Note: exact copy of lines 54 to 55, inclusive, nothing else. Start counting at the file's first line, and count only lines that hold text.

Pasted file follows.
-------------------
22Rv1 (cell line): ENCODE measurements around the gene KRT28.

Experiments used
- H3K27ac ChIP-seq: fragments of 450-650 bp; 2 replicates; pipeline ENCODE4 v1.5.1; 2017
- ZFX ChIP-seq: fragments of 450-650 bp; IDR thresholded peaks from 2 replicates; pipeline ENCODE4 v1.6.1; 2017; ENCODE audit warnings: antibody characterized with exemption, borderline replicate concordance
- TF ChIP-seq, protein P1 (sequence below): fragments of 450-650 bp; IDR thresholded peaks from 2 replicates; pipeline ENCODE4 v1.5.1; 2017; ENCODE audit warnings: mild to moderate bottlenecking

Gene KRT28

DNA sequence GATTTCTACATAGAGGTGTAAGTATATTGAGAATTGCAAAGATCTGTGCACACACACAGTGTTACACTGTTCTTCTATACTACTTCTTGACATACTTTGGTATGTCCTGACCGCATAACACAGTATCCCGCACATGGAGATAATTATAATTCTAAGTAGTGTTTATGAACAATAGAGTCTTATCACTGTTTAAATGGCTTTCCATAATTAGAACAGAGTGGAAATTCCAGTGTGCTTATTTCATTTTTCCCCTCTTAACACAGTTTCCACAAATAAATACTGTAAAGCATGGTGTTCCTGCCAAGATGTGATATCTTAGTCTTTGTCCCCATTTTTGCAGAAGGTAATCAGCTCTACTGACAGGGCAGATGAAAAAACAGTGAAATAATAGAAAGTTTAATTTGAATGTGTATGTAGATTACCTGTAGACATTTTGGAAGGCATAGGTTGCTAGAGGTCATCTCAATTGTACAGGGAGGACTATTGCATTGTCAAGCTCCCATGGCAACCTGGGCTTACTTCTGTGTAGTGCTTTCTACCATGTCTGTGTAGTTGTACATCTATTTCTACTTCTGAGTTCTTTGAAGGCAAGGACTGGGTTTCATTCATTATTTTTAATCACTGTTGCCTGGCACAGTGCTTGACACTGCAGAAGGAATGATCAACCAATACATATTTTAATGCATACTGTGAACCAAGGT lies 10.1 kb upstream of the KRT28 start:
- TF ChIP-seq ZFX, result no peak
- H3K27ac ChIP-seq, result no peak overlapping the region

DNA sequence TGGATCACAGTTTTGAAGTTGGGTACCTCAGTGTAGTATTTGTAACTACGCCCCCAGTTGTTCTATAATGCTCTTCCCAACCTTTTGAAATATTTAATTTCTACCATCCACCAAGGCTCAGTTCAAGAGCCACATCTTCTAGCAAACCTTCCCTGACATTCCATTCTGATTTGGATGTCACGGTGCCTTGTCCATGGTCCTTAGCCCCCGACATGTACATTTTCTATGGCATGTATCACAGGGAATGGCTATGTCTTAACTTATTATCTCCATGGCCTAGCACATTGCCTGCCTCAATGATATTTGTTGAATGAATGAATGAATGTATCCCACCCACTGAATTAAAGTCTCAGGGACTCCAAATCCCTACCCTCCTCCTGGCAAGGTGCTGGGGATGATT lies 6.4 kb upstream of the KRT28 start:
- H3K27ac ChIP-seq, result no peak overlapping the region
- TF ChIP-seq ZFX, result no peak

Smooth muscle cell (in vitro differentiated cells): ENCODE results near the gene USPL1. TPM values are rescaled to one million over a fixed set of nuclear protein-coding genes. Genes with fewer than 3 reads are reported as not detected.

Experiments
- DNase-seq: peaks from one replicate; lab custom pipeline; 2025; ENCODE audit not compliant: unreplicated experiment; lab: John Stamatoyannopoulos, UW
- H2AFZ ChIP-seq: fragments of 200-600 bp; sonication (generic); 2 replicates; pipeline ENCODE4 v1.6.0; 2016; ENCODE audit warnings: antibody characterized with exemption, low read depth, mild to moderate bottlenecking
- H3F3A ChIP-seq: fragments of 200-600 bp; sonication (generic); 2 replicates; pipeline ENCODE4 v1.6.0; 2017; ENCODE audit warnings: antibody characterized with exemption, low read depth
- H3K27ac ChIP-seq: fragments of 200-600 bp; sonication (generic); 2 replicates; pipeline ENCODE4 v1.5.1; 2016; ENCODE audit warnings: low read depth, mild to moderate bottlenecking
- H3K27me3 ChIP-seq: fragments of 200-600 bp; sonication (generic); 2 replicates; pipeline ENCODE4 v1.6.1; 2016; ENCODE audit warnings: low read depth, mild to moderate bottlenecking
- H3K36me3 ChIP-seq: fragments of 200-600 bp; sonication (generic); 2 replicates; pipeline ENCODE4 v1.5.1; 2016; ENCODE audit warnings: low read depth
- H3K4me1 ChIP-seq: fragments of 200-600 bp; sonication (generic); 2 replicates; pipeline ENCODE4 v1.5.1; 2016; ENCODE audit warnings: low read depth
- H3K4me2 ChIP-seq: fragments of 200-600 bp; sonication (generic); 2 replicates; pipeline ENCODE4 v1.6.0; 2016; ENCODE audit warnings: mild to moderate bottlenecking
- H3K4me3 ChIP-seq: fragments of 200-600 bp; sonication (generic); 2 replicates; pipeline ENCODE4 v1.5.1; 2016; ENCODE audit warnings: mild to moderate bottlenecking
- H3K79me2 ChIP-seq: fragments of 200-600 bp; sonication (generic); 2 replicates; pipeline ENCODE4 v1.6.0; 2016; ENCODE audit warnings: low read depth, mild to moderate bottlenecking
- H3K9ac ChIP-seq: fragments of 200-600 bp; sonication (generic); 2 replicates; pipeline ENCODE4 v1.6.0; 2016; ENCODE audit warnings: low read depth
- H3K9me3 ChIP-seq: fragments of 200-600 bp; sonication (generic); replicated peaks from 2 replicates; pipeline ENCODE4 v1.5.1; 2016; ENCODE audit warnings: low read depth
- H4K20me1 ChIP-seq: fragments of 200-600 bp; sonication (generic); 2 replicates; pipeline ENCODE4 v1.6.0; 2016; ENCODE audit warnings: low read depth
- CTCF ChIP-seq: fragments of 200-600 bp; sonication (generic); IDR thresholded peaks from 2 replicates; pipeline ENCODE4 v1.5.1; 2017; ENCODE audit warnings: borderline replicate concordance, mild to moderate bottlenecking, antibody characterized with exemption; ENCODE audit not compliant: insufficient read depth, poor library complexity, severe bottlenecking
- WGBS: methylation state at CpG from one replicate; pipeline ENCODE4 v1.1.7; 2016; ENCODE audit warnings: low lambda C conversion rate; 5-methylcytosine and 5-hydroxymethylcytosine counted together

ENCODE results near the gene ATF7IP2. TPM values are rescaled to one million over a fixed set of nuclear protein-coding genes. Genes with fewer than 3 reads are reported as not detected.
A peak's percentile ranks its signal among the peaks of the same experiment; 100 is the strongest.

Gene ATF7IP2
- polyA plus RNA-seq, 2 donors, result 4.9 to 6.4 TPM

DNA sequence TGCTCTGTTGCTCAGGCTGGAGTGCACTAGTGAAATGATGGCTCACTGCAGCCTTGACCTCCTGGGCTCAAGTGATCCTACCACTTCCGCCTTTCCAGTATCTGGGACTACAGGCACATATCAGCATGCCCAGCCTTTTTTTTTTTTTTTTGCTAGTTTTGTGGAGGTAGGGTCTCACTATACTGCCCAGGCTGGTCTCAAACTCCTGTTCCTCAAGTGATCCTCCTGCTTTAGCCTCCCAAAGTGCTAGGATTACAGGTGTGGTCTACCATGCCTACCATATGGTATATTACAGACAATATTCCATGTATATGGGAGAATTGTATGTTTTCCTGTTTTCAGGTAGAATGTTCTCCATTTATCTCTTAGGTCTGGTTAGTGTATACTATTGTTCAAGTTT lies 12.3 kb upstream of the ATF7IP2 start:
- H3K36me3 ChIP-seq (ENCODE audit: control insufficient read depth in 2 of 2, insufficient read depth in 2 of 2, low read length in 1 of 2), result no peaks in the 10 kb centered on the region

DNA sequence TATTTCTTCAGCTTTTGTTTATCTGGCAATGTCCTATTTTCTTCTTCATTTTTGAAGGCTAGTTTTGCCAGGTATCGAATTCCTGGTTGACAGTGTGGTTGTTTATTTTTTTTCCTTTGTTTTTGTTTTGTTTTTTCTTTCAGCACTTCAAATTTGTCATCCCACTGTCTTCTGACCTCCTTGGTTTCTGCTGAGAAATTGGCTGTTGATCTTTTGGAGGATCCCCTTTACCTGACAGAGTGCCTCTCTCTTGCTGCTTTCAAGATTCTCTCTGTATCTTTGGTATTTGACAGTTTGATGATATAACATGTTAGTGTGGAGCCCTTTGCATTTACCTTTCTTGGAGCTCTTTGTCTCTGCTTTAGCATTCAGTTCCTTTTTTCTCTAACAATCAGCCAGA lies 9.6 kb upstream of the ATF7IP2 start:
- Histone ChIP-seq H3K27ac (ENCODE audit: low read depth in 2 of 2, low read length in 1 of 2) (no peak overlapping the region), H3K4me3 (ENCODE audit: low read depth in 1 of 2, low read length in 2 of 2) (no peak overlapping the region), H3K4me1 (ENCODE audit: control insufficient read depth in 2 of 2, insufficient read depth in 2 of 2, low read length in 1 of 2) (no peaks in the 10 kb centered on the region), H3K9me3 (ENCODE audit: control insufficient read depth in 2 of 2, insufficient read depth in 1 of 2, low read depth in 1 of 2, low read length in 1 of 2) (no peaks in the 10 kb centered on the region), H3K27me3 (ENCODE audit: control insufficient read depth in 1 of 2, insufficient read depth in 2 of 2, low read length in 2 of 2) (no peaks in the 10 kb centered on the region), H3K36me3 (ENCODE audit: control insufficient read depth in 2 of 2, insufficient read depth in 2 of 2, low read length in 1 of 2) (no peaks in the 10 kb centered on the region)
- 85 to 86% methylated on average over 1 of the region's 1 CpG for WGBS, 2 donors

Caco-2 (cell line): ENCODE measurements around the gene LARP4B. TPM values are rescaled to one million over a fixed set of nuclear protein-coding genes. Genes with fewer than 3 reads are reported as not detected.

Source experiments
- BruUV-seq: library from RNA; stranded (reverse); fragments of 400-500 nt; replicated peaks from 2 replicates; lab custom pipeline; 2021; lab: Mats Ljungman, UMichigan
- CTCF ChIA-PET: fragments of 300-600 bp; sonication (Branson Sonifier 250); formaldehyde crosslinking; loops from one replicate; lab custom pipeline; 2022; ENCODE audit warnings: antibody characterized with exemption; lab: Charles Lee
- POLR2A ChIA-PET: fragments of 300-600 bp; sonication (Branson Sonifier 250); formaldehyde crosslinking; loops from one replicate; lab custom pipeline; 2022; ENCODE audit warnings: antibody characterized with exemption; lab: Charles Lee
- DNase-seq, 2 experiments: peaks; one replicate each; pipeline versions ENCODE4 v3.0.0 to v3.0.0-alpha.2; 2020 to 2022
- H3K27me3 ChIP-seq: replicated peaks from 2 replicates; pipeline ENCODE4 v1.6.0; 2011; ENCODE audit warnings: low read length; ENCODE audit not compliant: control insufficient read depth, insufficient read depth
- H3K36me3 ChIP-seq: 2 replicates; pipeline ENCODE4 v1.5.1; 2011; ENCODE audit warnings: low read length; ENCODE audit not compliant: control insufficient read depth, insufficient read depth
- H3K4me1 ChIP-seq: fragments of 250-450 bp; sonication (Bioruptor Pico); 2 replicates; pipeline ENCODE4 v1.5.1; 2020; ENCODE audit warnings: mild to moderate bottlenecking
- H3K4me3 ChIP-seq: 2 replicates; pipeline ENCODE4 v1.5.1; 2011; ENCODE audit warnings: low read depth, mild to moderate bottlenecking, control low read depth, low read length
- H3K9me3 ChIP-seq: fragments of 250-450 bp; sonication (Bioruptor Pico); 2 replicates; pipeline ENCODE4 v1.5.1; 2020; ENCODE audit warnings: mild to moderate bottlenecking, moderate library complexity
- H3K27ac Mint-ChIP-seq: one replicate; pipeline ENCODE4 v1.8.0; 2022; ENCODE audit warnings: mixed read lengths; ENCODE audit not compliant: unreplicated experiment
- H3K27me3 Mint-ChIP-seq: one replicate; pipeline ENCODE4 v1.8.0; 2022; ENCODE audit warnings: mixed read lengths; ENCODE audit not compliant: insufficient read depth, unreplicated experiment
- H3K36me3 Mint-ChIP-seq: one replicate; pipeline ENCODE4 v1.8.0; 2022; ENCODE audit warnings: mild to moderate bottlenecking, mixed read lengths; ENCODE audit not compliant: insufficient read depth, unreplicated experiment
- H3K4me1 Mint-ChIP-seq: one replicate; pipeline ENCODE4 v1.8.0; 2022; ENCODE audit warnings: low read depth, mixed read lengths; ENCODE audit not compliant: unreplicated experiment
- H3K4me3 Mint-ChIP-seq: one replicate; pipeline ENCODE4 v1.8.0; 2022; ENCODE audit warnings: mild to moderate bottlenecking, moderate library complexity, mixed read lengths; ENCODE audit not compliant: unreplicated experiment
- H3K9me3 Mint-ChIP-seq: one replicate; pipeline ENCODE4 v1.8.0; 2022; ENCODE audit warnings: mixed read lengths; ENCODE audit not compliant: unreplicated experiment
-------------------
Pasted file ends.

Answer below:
- H3K4me3 Mint-ChIP-seq: one replicate; pipeline ENCODE4 v1.8.0; 2022; ENCODE audit warnings: mild to moderate bottlenecking, moderate library complexity, mixed read lengths; ENCODE audit not compliant: unreplicated experiment
- H3K9me3 Mint-ChIP-seq: one replicate; pipeline ENCODE4 v1.8.0; 2022; ENCODE audit warnings: mixed read lengths; ENCODE audit not compliant: unreplicated experiment